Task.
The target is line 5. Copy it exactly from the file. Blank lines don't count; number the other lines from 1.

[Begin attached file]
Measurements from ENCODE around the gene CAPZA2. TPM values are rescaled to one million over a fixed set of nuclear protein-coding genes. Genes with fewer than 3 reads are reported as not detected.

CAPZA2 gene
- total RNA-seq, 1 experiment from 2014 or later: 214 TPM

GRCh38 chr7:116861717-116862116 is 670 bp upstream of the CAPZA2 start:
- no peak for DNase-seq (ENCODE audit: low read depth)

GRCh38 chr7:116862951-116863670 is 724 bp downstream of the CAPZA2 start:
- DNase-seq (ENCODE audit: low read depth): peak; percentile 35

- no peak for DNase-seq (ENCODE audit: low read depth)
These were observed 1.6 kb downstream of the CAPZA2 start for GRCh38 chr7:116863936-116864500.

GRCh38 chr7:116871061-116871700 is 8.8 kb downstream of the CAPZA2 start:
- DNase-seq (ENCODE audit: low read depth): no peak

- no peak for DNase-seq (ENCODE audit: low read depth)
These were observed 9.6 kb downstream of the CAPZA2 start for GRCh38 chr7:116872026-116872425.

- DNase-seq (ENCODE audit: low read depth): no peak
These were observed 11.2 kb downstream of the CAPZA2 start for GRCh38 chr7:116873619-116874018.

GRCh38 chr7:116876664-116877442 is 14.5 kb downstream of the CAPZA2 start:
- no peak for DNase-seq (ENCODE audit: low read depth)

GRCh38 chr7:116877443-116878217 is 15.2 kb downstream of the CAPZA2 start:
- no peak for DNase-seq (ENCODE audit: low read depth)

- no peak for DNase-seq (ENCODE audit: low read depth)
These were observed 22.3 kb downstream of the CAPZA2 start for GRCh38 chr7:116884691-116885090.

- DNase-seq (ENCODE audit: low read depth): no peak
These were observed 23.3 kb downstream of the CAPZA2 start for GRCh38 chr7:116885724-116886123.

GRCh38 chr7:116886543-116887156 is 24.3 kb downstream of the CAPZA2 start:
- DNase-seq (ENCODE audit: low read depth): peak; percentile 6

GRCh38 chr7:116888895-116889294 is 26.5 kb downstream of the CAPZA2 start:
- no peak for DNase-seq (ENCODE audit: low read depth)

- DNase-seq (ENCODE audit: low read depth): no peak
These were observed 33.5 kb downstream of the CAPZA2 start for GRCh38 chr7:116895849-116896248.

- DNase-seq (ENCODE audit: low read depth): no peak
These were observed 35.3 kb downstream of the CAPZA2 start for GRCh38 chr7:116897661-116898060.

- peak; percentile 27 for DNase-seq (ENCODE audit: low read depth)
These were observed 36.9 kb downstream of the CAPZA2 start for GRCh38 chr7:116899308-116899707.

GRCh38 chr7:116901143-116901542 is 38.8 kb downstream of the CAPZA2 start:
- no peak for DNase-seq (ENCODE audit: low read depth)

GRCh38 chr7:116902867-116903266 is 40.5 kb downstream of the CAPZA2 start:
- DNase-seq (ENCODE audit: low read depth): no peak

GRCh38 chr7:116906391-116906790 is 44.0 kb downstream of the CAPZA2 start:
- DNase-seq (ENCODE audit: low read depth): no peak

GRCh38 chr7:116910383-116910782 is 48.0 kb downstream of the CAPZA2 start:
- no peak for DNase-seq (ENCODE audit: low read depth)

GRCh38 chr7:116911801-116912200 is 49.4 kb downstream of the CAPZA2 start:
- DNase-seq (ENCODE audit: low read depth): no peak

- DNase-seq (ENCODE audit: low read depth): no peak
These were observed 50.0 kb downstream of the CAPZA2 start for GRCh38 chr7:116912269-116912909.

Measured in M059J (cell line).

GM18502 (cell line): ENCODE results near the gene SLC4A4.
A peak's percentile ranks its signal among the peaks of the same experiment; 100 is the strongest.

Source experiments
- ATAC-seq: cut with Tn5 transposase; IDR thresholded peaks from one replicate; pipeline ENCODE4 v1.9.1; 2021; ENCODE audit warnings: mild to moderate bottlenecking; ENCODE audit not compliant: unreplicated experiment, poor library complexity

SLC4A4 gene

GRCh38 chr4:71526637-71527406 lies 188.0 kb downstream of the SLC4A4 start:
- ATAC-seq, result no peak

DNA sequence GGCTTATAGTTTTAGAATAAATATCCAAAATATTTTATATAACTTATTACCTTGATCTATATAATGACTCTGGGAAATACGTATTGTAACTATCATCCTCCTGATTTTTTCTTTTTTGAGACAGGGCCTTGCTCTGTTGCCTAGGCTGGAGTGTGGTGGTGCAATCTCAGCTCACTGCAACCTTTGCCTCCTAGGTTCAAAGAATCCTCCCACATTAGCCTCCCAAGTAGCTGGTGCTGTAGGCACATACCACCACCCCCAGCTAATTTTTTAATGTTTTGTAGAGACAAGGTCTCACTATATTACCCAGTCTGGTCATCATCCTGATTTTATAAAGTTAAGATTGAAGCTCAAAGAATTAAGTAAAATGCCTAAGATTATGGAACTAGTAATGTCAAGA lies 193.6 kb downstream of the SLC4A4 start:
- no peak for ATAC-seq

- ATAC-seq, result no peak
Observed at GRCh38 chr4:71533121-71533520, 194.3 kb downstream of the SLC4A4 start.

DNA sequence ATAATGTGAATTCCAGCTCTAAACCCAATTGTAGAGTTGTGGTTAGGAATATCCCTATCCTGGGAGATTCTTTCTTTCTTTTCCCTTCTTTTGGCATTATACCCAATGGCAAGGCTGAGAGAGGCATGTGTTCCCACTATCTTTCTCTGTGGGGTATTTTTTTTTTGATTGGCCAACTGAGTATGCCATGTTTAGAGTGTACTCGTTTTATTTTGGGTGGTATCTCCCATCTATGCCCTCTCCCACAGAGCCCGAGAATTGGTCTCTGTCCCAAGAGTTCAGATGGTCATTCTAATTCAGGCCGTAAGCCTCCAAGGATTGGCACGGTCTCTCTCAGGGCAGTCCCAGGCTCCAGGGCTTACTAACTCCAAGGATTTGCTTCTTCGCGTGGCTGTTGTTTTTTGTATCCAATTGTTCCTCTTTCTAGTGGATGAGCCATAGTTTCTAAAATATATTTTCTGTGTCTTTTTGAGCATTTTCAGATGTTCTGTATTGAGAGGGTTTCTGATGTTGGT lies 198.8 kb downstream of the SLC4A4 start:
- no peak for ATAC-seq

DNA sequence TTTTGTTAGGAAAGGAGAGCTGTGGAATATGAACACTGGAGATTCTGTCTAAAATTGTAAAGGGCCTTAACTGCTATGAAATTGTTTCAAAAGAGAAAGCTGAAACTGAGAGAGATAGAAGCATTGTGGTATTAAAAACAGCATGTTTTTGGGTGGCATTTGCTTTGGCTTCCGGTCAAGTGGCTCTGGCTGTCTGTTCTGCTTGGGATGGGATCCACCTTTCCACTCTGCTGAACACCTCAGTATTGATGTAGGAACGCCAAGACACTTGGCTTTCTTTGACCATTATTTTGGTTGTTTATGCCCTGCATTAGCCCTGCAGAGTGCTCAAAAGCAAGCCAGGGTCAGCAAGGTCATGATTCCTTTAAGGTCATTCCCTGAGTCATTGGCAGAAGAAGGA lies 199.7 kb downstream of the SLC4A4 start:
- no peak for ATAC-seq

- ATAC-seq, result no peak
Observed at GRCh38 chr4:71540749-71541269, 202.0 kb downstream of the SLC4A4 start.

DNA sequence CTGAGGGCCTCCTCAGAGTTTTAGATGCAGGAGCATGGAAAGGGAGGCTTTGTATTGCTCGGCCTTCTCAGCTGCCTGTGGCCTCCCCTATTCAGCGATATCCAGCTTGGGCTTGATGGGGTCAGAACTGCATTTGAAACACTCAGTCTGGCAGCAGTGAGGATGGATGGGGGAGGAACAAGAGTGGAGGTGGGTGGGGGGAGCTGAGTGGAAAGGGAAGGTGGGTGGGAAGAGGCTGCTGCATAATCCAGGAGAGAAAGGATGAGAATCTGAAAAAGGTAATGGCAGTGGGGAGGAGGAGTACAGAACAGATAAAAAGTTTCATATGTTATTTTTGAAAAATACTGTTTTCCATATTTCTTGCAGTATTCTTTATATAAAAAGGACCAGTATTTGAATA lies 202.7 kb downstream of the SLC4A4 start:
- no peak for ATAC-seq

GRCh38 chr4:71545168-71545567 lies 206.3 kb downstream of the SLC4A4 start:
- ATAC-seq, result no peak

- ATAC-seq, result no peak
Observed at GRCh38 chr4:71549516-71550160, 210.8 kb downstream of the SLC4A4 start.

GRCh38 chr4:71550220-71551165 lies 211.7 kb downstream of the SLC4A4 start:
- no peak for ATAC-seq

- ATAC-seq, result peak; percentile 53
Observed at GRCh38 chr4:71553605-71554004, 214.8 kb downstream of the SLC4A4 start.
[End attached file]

- no peak for DNase-seq (ENCODE audit: low read depth)